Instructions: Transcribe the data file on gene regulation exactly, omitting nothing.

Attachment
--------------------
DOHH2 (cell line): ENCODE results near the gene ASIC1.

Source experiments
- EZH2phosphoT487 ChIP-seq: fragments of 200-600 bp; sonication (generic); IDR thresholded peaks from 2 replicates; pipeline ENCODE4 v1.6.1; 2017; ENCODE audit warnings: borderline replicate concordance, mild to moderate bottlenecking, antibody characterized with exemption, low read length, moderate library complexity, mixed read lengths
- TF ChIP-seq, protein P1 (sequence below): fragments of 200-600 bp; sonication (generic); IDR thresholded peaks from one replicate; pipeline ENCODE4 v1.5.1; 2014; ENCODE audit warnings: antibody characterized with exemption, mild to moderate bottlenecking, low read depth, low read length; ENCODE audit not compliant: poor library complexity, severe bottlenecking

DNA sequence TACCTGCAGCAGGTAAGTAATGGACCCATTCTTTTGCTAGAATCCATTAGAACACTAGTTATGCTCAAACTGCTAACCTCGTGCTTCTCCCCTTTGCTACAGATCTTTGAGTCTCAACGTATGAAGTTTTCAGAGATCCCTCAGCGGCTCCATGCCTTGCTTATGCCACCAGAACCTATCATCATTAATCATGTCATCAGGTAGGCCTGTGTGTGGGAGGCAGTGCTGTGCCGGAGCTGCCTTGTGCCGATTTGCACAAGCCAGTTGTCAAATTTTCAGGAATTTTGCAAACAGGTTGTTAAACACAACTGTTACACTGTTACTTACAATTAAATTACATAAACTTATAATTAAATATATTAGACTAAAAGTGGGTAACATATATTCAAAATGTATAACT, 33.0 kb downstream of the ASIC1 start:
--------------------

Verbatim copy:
DOHH2 (cell line): ENCODE results near the gene ASIC1.

Source experiments
- EZH2phosphoT487 ChIP-seq: fragments of 200-600 bp; sonication (generic); IDR thresholded peaks from 2 replicates; pipeline ENCODE4 v1.6.1; 2017; ENCODE audit warnings: borderline replicate concordance, mild to moderate bottlenecking, antibody characterized with exemption, low read length, moderate library complexity, mixed read lengths
- TF ChIP-seq, protein P1 (sequence below): fragments of 200-600 bp; sonication (generic); IDR thresholded peaks from one replicate; pipeline ENCODE4 v1.5.1; 2014; ENCODE audit warnings: antibody characterized with exemption, mild to moderate bottlenecking, low read depth, low read length; ENCODE audit not compliant: poor library complexity, severe bottlenecking

DNA sequence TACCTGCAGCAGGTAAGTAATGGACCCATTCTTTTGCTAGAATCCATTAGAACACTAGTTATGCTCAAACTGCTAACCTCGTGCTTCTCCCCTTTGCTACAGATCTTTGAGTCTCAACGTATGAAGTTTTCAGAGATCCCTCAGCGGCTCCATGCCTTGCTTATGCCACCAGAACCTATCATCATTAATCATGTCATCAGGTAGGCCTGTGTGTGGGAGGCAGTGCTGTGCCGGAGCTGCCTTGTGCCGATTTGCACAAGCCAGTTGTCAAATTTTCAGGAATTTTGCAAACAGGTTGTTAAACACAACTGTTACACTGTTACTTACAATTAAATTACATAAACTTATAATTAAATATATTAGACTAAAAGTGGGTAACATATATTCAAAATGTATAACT, 33.0 kb downstream of the ASIC1 start: